Вы находитесь на странице: 1из 6

ISSN 2320-5407

International Journal of Advanced Research (2016), Volume 4, Issue 5, 1329-1334

Journal homepage: http://www.journalijar.com


Journal DOI: 10.21474/IJAR01

INTERNATIONAL JOURNAL
OF ADVANCED RESEARCH

RESEARCH ARTICLE
PHYSICAL FITNESS RESPONSE OF WII TRAINING IN EGYPTIAN CHILDREN WITH T1DM
1.
2.

Amel E. Abdel Karim1,*Tamer I. Abo Elyazed2 .


Lecturer in Department of Physical Therapy for Gynecology and Pediatric Disorders and their Surgery, Collage
of Physical Therapy, Misr University for Science and Technology, Egypt.
Lecturer in Department of Physical Therapy for cardiopulmonary and geriatrics rehabilitation, Faculty of
Physical Therapy, Beni Suef University, Egypt.

Manuscript Info

Abstract

Manuscript History:

Background:- Type 1 (insulin-dependent) diabetes mellitus (T1DM) is a


form of diabetes caused by autoimmune damage of insulin-producing beta
cells of the pancreas which leads to hyperglycemia. It often occurs in
childhood.

Received: 19 March 2016


Final Accepted: 16 April 2016
Published Online: May 2016

Key words:
T1DM, Blood glucose, Physical,
Fitness, Wii, Aerobic.

*Corresponding Author
Tamer I. Abo Elyazed

Methods:- Thirty Egyptian children suffering from T1DM participated in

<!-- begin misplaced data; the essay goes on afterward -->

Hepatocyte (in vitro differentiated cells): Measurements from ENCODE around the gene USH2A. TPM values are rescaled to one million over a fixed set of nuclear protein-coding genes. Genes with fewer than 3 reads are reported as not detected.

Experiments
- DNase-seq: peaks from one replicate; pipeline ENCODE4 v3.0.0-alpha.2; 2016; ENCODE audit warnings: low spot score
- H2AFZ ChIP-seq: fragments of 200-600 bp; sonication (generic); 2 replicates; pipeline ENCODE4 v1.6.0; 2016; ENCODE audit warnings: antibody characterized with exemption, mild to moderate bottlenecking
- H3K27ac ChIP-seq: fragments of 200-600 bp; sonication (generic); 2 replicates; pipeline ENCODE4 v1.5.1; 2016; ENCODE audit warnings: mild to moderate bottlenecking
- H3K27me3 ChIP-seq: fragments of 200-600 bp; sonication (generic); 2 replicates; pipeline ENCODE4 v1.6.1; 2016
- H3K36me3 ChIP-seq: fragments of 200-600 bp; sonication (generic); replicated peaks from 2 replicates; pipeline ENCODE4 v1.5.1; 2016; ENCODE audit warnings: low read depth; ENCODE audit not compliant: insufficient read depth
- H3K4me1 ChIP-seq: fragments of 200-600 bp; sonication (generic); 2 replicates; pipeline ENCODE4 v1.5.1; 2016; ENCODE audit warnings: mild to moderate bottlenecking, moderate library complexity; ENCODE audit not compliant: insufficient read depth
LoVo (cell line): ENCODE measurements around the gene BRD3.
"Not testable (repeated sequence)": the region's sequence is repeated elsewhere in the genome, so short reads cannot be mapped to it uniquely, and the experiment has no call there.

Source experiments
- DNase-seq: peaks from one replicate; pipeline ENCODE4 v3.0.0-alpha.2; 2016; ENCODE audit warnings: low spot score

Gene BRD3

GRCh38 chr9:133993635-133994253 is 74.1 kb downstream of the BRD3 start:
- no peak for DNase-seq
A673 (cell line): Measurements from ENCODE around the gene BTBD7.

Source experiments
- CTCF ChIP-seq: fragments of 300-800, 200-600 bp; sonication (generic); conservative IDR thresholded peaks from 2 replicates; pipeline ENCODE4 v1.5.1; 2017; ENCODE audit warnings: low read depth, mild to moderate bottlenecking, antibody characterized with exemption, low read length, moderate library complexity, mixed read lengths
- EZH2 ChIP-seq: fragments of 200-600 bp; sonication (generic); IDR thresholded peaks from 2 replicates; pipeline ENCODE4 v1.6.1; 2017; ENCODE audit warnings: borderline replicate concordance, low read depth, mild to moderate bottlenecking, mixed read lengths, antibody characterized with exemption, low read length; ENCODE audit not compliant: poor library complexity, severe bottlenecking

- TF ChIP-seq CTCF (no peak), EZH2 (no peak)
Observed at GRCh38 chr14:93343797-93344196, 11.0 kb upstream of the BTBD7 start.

this study. Their age ranged from 11 to 15 years. Glycosylated hemoglobin,
blood glucose (fasting and postprandial), insulin intake and Physical Fitness
Index were measured before and after Wii aerobic training. The Wii aerobic
training was conducted for 30 minutes, 3 times per week for 12 weeks.
Results:- Comparing the pre and post treatment mean values of the
measured variables revealed significant improvement in the blood glucose
levels and Physical Fitness Index after the Wii training.
Conclusion:- It may be concluded that the Wii game training was effective
in the treatment of T1DM.

Copy Right, IJAR, 2016,. All rights reserved.

Introduction:Type 1 (insulin-dependent) diabetes mellitus (T1DM) is a form of diabetes caused by autoimmune damage of
insulin-producing beta cells of the pancreas which leads to hyperglycemia (random blood glucose concentration